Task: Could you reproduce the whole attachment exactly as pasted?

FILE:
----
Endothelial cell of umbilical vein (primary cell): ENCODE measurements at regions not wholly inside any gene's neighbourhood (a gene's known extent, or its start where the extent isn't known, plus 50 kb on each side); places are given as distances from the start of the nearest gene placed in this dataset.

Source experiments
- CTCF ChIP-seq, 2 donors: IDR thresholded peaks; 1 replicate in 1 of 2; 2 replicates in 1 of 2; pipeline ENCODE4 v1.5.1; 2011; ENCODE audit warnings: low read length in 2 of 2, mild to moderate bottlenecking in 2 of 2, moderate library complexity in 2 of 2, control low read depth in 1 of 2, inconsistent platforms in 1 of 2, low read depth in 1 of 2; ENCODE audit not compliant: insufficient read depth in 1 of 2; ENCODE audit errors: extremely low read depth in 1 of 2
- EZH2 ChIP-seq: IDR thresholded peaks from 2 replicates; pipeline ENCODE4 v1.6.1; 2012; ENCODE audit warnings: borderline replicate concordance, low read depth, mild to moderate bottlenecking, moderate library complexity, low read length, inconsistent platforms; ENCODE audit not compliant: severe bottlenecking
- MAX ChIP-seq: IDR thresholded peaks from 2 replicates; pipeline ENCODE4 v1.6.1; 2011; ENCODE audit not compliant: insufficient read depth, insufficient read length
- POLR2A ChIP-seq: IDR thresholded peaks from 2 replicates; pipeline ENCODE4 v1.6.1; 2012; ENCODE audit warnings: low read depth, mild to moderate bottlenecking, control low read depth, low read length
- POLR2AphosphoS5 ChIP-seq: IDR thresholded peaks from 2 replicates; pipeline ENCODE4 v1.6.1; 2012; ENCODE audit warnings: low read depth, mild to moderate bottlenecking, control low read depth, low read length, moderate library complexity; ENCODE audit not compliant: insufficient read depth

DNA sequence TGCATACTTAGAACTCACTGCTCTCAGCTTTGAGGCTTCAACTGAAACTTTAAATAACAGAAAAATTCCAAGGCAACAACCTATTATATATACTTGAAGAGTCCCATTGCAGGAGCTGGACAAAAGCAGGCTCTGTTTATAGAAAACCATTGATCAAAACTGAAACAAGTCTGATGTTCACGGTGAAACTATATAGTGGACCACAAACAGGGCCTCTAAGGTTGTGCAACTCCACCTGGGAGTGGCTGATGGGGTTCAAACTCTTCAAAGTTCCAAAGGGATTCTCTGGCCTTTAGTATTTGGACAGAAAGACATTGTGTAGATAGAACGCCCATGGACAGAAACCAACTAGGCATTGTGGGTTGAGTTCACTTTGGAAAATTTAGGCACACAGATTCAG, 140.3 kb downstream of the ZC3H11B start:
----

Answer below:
Endothelial cell of umbilical vein (primary cell): ENCODE measurements at regions not wholly inside any gene's neighbourhood (a gene's known extent, or its start where the extent isn't known, plus 50 kb on each side); places are given as distances from the start of the nearest gene placed in this dataset.

Source experiments
- CTCF ChIP-seq, 2 donors: IDR thresholded peaks; 1 replicate in 1 of 2; 2 replicates in 1 of 2; pipeline ENCODE4 v1.5.1; 2011; ENCODE audit warnings: low read length in 2 of 2, mild to moderate bottlenecking in 2 of 2, moderate library complexity in 2 of 2, control low read depth in 1 of 2, inconsistent platforms in 1 of 2, low read depth in 1 of 2; ENCODE audit not compliant: insufficient read depth in 1 of 2; ENCODE audit errors: extremely low read depth in 1 of 2
- EZH2 ChIP-seq: IDR thresholded peaks from 2 replicates; pipeline ENCODE4 v1.6.1; 2012; ENCODE audit warnings: borderline replicate concordance, low read depth, mild to moderate bottlenecking, moderate library complexity, low read length, inconsistent platforms; ENCODE audit not compliant: severe bottlenecking
- MAX ChIP-seq: IDR thresholded peaks from 2 replicates; pipeline ENCODE4 v1.6.1; 2011; ENCODE audit not compliant: insufficient read depth, insufficient read length
- POLR2A ChIP-seq: IDR thresholded peaks from 2 replicates; pipeline ENCODE4 v1.6.1; 2012; ENCODE audit warnings: low read depth, mild to moderate bottlenecking, control low read depth, low read length
- POLR2AphosphoS5 ChIP-seq: IDR thresholded peaks from 2 replicates; pipeline ENCODE4 v1.6.1; 2012; ENCODE audit warnings: low read depth, mild to moderate bottlenecking, control low read depth, low read length, moderate library complexity; ENCODE audit not compliant: insufficient read depth

DNA sequence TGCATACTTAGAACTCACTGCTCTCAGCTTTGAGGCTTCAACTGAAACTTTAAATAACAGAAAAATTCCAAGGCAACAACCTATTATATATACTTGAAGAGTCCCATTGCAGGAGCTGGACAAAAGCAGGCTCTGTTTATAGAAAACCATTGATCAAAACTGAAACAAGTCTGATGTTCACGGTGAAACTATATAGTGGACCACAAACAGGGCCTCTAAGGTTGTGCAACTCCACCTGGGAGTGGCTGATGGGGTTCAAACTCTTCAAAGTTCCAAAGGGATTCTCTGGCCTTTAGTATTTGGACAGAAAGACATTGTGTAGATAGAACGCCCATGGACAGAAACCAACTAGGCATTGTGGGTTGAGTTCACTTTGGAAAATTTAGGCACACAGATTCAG, 140.3 kb downstream of the ZC3H11B start: